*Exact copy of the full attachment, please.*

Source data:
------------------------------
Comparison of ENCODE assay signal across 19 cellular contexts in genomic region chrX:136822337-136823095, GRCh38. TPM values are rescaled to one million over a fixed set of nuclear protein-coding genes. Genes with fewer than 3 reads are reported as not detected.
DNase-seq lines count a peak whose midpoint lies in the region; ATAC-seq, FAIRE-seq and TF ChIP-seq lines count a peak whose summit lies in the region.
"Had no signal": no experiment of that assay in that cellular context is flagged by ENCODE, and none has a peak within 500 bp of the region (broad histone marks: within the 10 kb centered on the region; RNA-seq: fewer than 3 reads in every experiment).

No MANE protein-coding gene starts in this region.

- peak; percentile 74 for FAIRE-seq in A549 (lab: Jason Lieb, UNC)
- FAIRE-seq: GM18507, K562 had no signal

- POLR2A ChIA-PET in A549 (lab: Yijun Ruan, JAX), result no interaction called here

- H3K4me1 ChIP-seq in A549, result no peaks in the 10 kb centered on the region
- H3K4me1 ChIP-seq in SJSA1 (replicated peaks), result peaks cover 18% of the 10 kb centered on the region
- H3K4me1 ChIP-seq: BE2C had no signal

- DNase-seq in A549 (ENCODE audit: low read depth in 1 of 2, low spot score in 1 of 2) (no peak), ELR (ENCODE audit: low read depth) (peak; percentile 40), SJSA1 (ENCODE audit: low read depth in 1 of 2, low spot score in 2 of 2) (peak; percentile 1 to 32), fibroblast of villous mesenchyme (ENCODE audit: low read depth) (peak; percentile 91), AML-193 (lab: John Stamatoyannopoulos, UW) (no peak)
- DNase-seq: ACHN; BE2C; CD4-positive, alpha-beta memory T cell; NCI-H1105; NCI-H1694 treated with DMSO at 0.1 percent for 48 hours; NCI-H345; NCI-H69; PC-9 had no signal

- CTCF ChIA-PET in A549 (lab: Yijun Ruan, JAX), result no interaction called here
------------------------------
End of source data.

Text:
Comparison of ENCODE assay signal across 19 cellular contexts in genomic region chrX:136822337-136823095, GRCh38. TPM values are rescaled to one million over a fixed set of nuclear protein-coding genes. Genes with fewer than 3 reads are reported as not detected.
DNase-seq lines count a peak whose midpoint lies in the region; ATAC-seq, FAIRE-seq and TF ChIP-seq lines count a peak whose summit lies in the region.
"Had no signal": no experiment of that assay in that cellular context is flagged by ENCODE, and none has a peak within 500 bp of the region (broad histone marks: within the 10 kb centered on the region; RNA-seq: fewer than 3 reads in every experiment).

No MANE protein-coding gene starts in this region.

- peak; percentile 74 for FAIRE-seq in A549 (lab: Jason Lieb, UNC)
- FAIRE-seq: GM18507, K562 had no signal

- POLR2A ChIA-PET in A549 (lab: Yijun Ruan, JAX), result no interaction called here

- H3K4me1 ChIP-seq in A549, result no peaks in the 10 kb centered on the region
- H3K4me1 ChIP-seq in SJSA1 (replicated peaks), result peaks cover 18% of the 10 kb centered on the region
- H3K4me1 ChIP-seq: BE2C had no signal

- DNase-seq in A549 (ENCODE audit: low read depth in 1 of 2, low spot score in 1 of 2) (no peak), ELR (ENCODE audit: low read depth) (peak; percentile 40), SJSA1 (ENCODE audit: low read depth in 1 of 2, low spot score in 2 of 2) (peak; percentile 1 to 32), fibroblast of villous mesenchyme (ENCODE audit: low read depth) (peak; percentile 91), AML-193 (lab: John Stamatoyannopoulos, UW) (no peak)
- DNase-seq: ACHN; BE2C; CD4-positive, alpha-beta memory T cell; NCI-H1105; NCI-H1694 treated with DMSO at 0.1 percent for 48 hours; NCI-H345; NCI-H69; PC-9 had no signal

- CTCF ChIA-PET in A549 (lab: Yijun Ruan, JAX), result no interaction called here